NAMM 2017: Soundslice, a web-based music education tool and player

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Note: All this week, we’ll be publishing short posts from the 2017 NAMM Show in Anaheim, California. It’s a huge exhibition, so we’ll focus on what we try to do best: cover the field of music notation software and related technology.

This post is about Soundslice, the web-based music-learning software with an innovative music player.

There are only so many hours in a day, and until a day-stretcher is invented, when it comes to covering software for this blog I’ve been focused mostly on the products I use regularly. Those tend to be desktop notation apps like Finale, Sibelius, and Dorico, and, increasingly, tablet notation apps like StaffPad, which all install directly on your device of choice and focus on creating music notation.

There’s a whole other world of music software out there, of course, and I wish I have had a chance to cover some of the fascinating products that don’t fit neatly into that description above. One of the most interesting products is Soundslice, music software that is totally browser-based and focused on the music education market.

Chicago-based Soundslice was created by Adrian Holovaty and PJ Macklin to, as they say, “solve a major pain point in their lives as musicians: the process of learning a piece of music is way too inefficient.” They created the Soundslice player — a hybrid audio player / notation viewer that syncs notation with real audio or video, allowing someone to learn a piece of music while reading and hearing it.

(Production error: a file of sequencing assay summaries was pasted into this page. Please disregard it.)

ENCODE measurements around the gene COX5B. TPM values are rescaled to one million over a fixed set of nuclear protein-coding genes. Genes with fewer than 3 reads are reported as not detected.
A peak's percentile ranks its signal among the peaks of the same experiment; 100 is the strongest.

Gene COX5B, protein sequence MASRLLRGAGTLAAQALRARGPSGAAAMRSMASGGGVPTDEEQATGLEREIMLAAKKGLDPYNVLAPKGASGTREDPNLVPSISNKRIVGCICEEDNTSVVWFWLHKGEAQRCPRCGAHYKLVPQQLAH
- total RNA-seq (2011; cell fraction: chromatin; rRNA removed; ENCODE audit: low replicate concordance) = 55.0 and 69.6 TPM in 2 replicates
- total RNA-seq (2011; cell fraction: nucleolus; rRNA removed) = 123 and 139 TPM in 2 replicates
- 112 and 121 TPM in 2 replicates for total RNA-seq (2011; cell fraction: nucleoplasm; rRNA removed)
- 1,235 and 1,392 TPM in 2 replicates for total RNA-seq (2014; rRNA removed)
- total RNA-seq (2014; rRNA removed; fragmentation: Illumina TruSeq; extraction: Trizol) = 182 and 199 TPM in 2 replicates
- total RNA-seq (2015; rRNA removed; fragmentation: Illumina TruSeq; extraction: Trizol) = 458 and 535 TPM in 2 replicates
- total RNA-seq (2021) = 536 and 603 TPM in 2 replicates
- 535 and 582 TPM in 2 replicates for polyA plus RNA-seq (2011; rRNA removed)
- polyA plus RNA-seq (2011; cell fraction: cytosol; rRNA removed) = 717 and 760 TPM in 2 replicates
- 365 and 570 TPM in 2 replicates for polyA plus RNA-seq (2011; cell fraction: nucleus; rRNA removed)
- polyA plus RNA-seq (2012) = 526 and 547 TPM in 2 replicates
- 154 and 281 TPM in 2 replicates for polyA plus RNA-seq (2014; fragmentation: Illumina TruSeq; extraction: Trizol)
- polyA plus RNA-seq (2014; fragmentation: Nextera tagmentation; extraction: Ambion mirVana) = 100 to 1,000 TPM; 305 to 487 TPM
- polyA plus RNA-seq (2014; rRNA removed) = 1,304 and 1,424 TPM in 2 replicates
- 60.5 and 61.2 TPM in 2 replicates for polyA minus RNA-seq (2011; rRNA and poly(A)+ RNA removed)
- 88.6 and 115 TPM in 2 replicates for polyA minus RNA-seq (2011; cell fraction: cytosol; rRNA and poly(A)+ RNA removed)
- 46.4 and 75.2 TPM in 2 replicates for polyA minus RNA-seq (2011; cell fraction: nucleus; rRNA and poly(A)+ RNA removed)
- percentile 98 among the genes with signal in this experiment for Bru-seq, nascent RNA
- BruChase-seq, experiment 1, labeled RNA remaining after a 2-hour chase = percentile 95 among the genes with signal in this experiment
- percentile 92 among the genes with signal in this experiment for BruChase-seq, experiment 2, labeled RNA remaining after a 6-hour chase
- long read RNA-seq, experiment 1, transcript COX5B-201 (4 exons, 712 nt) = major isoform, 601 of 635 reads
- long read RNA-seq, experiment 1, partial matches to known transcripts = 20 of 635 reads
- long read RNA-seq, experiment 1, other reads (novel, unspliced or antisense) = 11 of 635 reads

Along with their colleague Corey Richardson, they develop a product that has three main parts: a store that sells lessons and transcriptions; a tool for teachers to create interactive lessons; and a way to license the technology to other companies.

Soundslice founder Adrian Holovaty, guest artist Jerome Flood III, and Soundslice content manager Corey Richardson

The result is a beautiful way to experience notated music that handles both traditional notation and guitar tablature, and automatically re-sizes as you adjust your browser, for any device, whether it’s a phone or a large-screen desktop or anything in-between.

I headed over to Booth 1670 to visit with Adrian to learn more and to see how things were going.

Adrian’s background is in journalism and software development. “I worked at newspapers for a few years, most recently the Washington Post, building web applications in the service of journalism,” he said. “Then I started a company called EveryBlock that did a “news feed for your city block” — so-called hyperlocal news. Along the way, I helped create Django, which is a free, open-source web development toolkit used by many programmers around the world.”

Musically, Adrian’s a guitarist who plays fingerstyle and gypsy-jazz music. “I gig relatively frequently in Amsterdam, and I’ve toured in the U.S. with a few gypsy-jazz bands, so you could say I’m a semi-professional musician in that I get paid to perform music,” he said.